Australia's oldest rock painting is an anatomically accurate kangaroo

A nearly-life-size depiction of a kangaroo — realistic genitalia included — is the oldest known rock painting in Australia. Scientists recently pinpointed its age to 17,300 years ago with a technique that had never been used on Australian ancient art before: measuring radioactive carbon in wasp nests from rocks near the artwork.

The kangaroo painting extends across the ceiling of a rock shelter and spans nearly 7 feet (2 meters), which is roughly the height of a modern kangaroo. This and other paintings in northwestern Australia's Kimberley region share certain stylistic features with the earliest cave art from Europe and Asia, the researchers reported. Very old animal paintings such as these are typically life-size (or close to it); they represent anatomy in a similar way, and their outlines are only partly filled-in with sketched lines. Because of these features, the paintings were thought to be among Australia's oldest. ...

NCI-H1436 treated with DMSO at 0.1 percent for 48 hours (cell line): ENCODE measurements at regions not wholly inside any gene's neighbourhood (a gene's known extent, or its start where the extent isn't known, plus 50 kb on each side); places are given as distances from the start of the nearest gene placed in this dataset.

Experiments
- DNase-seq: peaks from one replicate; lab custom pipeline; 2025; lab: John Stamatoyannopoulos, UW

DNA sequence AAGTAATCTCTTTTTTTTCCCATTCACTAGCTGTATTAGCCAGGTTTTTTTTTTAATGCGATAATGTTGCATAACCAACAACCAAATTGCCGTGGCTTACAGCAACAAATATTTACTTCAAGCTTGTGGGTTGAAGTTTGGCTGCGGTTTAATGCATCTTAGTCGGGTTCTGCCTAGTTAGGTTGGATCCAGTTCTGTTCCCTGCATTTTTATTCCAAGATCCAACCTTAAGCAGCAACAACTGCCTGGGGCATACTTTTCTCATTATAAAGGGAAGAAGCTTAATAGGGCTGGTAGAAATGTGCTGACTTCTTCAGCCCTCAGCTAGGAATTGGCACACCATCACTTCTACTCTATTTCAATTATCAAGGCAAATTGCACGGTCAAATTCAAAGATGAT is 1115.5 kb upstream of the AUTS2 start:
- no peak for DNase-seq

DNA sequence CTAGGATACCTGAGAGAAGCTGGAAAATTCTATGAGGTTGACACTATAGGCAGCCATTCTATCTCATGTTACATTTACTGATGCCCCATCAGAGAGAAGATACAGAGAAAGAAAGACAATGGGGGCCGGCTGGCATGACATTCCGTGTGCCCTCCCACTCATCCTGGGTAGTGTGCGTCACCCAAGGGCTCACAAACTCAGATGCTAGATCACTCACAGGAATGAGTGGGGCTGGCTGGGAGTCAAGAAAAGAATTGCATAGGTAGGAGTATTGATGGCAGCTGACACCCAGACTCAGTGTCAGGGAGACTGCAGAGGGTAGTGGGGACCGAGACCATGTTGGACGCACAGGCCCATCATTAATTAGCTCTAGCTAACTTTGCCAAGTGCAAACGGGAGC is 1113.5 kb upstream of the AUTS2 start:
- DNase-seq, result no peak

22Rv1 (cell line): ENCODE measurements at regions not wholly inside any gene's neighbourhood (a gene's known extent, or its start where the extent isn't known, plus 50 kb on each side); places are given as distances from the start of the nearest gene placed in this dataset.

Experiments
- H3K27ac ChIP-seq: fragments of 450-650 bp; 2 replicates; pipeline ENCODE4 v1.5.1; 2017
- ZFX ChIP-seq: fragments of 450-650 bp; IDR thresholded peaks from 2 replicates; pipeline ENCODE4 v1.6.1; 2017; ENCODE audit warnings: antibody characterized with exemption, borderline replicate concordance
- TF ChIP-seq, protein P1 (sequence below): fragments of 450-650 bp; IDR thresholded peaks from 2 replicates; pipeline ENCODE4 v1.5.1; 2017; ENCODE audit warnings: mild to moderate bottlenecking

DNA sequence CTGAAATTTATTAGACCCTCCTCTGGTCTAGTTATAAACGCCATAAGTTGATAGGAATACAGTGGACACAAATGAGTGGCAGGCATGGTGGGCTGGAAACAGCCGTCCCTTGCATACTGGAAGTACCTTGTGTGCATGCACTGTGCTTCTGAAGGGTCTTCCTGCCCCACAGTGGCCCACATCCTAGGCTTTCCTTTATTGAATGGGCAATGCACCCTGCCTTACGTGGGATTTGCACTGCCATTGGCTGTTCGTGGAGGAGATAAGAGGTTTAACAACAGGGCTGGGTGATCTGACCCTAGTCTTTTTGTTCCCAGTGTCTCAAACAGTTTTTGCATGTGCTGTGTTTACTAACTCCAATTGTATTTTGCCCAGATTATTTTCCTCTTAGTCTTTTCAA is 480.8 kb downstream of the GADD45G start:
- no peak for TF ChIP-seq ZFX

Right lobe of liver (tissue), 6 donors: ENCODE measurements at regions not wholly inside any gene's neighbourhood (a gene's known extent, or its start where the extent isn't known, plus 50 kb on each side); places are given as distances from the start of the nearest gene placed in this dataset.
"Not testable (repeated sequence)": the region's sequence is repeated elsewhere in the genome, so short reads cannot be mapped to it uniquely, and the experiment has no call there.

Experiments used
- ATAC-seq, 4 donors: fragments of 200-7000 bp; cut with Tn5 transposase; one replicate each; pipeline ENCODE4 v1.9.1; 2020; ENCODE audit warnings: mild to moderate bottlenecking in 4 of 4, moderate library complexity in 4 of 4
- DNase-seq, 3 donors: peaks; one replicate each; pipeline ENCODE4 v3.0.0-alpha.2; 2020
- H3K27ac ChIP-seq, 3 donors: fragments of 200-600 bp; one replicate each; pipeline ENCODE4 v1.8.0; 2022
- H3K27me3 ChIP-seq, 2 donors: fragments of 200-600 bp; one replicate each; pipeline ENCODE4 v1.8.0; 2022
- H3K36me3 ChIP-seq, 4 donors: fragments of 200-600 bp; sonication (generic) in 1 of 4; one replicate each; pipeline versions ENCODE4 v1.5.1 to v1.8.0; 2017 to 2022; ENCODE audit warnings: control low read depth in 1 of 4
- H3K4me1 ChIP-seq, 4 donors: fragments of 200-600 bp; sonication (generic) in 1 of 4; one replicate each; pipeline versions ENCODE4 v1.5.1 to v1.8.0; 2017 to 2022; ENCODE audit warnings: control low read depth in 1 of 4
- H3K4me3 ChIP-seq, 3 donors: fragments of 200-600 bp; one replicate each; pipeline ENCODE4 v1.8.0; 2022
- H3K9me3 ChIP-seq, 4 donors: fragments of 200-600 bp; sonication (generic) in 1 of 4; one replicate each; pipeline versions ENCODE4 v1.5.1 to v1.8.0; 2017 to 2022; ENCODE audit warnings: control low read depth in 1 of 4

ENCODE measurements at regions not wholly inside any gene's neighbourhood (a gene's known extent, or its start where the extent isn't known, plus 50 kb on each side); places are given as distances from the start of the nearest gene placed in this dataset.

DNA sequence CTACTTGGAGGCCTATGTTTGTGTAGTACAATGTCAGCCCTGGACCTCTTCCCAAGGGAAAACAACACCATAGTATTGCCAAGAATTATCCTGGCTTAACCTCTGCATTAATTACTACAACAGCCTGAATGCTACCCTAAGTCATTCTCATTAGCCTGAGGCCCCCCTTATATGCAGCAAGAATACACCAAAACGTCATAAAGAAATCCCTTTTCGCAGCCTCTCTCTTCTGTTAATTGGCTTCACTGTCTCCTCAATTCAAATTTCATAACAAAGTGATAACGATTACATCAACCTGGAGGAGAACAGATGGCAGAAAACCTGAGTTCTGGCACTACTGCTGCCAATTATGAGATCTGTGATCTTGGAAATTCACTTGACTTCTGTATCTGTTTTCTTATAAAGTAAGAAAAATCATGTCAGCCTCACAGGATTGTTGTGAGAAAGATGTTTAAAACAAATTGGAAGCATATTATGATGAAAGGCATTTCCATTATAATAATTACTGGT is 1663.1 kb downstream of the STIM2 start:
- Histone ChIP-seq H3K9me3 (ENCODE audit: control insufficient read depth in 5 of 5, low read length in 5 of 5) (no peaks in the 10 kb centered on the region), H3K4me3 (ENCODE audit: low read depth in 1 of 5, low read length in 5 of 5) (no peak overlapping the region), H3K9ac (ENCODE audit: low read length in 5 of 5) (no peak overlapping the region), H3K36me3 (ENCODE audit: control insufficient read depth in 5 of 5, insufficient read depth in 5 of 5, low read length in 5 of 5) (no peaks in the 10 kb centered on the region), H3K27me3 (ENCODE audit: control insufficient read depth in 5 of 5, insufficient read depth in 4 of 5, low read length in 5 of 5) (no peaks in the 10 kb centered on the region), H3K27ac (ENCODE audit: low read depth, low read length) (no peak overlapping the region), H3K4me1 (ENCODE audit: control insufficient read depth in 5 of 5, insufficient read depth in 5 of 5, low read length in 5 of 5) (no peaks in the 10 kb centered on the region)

"Here, the pigment used is invariably an iron oxide that cannot be dated directly," Finch told Live Science in an email. "If charcoal was used as a rock art pigment in ancient Aboriginal rock art, then we have yet to find any surviving examples in Australia." ...

So the scientists turned to mud wasps nests built under, above and near the art. Over a period of five years, they collected and analyzed 27 nests associated with 16 different rock paintings in Drysdale River National Park, painted in the region's oldest style. "We then use the pattern of all the maximum and minimum dates that apply to paintings of the same style, to estimate the period when they were painted," he explained. "The accuracy of this estimate increases as more and more nests are dated."

They found that most of the paintings were likely made between 13,000 and 17,000 years ago. As for the kangaroo painting, six nearby nests provided both minimum and maximum dates, enabling the scientists to estimate its age. ...

FULL STORY: https://www.livescience.com/kangaroo-art-australia-oldest.html
 

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Seeing and feeling the caves as the original artists would have.

As a geologist who studies Stone Age cave art, Iñaki Intxaurbe is used to making subterranean treks in a headlamp and boots.